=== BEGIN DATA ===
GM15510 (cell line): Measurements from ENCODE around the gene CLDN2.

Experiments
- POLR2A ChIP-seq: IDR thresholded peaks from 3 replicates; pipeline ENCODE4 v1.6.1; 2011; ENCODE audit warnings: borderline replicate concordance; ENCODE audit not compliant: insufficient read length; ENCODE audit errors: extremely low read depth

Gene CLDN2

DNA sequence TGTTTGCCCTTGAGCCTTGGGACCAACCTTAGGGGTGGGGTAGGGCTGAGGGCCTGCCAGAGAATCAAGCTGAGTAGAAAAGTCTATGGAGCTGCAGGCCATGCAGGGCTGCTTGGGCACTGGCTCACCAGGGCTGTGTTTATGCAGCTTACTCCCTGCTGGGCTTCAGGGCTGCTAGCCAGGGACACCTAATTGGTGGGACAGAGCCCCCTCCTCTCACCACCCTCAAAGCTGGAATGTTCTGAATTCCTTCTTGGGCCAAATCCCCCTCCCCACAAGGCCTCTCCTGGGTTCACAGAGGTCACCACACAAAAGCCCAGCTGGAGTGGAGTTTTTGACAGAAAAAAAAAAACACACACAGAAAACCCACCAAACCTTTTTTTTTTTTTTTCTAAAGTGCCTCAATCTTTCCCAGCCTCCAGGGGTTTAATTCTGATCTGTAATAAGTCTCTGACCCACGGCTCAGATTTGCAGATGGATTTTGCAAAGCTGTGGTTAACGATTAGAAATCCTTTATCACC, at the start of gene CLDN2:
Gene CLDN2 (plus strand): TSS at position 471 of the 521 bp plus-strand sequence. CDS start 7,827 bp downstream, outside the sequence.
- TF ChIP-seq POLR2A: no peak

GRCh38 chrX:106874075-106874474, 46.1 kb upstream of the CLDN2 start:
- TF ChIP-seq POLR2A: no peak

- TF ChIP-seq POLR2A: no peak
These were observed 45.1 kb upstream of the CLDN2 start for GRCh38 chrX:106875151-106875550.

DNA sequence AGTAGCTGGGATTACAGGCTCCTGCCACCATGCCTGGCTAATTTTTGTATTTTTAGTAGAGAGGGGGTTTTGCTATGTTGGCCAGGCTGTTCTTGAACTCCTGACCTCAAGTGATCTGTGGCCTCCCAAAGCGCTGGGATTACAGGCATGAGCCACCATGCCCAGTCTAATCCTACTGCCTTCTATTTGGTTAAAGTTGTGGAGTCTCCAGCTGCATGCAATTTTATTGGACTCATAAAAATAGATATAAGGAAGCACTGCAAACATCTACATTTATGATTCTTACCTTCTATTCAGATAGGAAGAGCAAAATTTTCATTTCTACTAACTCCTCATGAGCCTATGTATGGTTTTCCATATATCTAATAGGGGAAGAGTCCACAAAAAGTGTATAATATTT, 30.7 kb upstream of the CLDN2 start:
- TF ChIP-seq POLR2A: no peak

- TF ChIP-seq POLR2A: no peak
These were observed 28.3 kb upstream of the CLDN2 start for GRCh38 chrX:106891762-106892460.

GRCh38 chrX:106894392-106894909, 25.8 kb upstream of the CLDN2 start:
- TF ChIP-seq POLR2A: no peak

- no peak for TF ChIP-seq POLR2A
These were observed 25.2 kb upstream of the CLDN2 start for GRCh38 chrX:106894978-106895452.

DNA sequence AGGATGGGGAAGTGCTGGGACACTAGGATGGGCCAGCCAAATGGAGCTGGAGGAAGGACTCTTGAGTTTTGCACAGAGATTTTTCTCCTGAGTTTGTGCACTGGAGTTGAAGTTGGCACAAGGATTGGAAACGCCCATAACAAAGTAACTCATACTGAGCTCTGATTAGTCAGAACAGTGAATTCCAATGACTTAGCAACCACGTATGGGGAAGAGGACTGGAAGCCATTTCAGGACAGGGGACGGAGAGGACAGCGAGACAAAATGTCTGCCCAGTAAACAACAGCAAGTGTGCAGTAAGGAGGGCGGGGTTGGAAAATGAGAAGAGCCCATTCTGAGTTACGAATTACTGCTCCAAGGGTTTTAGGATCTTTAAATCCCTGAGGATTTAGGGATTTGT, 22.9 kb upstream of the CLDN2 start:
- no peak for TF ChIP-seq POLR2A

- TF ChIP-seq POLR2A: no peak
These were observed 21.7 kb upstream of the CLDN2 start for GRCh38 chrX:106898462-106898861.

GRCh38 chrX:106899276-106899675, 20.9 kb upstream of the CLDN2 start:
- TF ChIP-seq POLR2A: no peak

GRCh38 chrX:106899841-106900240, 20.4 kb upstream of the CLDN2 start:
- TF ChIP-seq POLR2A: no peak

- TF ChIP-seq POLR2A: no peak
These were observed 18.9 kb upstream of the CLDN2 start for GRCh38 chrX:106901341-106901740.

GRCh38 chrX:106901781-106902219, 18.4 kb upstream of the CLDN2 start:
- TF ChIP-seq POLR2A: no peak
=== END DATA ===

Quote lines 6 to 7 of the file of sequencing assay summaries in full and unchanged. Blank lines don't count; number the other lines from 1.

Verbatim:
Gene CLDN2 (plus strand): TSS at position 471 of the 521 bp plus-strand sequence. CDS start 7,827 bp downstream, outside the sequence.
- TF ChIP-seq POLR2A: no peak